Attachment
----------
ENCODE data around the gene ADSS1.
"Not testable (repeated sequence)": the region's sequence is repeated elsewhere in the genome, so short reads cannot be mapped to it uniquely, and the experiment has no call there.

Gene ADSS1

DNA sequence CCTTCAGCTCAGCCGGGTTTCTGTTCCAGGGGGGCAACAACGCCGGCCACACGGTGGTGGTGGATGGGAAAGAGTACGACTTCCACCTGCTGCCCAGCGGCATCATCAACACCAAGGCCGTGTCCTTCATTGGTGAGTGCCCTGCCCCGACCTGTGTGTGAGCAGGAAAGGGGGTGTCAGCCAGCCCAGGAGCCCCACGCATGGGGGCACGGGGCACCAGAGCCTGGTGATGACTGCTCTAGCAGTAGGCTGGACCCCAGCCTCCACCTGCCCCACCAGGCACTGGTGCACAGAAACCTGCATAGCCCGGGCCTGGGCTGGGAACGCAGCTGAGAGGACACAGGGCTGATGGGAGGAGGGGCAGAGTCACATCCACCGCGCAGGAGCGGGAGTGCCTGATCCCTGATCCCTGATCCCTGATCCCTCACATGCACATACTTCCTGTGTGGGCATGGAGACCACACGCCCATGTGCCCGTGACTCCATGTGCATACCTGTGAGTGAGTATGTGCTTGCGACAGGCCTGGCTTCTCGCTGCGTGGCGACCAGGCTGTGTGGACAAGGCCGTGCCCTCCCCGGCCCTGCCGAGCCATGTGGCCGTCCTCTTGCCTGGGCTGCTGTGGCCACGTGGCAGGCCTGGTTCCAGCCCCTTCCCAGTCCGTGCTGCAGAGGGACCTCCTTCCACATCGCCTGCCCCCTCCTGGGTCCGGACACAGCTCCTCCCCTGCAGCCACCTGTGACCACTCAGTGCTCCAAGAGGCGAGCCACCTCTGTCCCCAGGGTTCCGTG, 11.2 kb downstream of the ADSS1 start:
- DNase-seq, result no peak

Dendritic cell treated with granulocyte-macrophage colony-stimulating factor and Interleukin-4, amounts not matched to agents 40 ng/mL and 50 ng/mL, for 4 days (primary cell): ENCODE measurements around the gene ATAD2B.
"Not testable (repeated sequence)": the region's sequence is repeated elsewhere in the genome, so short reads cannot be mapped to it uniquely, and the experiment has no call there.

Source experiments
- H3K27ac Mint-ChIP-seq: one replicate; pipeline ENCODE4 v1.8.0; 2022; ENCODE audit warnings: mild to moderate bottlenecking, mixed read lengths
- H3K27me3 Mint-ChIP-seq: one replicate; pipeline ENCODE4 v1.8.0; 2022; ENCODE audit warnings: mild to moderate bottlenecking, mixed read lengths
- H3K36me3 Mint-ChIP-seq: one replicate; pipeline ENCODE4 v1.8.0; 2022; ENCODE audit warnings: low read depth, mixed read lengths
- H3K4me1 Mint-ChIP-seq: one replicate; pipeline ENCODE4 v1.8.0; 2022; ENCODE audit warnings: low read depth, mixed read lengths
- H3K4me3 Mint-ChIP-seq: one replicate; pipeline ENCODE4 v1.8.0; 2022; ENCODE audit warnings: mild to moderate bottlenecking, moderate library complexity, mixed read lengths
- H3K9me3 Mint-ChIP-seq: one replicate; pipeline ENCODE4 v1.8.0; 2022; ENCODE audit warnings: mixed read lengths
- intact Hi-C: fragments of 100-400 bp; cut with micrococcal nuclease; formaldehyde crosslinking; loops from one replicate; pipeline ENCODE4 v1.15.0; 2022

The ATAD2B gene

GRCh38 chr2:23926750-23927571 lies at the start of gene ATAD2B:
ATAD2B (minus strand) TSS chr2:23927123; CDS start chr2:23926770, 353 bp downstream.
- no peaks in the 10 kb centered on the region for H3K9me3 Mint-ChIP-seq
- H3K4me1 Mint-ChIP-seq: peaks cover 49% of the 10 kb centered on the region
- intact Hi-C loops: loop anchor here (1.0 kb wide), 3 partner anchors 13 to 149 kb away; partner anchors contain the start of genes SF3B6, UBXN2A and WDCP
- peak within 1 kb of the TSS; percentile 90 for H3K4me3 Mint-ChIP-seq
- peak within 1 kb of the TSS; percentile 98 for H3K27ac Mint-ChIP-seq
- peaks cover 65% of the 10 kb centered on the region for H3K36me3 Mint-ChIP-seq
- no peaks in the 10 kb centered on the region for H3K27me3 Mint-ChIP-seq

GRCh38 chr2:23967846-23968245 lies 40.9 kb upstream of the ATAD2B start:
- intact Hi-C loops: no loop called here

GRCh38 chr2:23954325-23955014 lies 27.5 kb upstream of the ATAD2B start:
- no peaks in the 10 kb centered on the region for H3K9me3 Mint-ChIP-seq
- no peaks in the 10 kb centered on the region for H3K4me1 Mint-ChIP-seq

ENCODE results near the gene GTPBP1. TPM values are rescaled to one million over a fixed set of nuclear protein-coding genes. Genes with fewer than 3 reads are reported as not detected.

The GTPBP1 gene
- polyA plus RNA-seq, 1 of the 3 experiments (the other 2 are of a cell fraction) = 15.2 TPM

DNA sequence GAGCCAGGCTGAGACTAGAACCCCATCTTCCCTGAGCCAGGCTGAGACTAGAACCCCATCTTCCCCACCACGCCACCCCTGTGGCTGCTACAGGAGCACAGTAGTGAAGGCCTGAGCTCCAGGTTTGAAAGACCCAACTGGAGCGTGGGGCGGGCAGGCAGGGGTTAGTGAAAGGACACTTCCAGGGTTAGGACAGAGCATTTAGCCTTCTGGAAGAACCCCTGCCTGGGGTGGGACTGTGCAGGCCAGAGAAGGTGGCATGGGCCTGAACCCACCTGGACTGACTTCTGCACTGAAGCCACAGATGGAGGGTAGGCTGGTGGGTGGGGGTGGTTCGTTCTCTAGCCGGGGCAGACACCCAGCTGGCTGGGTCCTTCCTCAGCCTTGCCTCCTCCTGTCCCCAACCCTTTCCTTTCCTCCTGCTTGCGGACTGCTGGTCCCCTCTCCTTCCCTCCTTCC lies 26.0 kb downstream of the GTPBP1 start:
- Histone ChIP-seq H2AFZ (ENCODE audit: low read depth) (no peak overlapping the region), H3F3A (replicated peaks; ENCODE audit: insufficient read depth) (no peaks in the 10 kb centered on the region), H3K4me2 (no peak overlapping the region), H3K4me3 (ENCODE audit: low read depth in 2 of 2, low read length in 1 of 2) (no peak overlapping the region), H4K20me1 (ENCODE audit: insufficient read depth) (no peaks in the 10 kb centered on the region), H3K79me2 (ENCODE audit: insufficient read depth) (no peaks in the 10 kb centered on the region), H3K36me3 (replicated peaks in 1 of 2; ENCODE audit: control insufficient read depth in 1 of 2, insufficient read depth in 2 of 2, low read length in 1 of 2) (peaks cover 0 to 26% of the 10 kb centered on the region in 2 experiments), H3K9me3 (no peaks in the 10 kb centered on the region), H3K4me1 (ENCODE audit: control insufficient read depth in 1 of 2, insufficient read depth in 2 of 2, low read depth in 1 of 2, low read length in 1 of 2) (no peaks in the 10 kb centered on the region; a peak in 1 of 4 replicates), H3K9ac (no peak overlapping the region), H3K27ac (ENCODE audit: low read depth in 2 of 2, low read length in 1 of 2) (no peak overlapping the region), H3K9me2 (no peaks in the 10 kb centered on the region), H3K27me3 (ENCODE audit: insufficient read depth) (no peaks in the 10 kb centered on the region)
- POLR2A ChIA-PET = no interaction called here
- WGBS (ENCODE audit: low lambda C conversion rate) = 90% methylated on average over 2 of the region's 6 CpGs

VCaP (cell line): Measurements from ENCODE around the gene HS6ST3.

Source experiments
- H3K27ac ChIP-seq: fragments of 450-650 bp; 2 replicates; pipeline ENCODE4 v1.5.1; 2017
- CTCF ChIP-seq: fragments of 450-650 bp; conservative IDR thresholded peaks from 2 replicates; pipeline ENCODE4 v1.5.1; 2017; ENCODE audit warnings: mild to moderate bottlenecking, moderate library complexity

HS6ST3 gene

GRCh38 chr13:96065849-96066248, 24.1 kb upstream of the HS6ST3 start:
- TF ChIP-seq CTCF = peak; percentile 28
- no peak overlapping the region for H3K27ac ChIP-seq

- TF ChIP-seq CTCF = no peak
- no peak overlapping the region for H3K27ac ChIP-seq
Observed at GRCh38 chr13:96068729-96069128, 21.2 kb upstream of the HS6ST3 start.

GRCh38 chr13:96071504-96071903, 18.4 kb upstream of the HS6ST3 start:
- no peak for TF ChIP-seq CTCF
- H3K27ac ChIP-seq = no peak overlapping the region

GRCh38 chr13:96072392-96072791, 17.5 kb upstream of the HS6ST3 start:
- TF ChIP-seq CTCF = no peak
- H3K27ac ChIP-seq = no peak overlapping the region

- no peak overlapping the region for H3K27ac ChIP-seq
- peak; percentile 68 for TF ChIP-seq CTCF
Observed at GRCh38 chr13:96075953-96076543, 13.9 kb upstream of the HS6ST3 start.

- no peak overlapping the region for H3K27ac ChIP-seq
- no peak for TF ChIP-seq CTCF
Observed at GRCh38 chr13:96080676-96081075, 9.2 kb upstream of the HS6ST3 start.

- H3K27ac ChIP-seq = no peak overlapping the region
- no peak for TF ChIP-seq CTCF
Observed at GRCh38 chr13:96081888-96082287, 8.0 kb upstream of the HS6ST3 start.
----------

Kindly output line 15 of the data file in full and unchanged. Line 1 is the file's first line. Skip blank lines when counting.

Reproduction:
- intact Hi-C: fragments of 100-400 bp; cut with micrococcal nuclease; formaldehyde crosslinking; loops from one replicate; pipeline ENCODE4 v1.15.0; 2022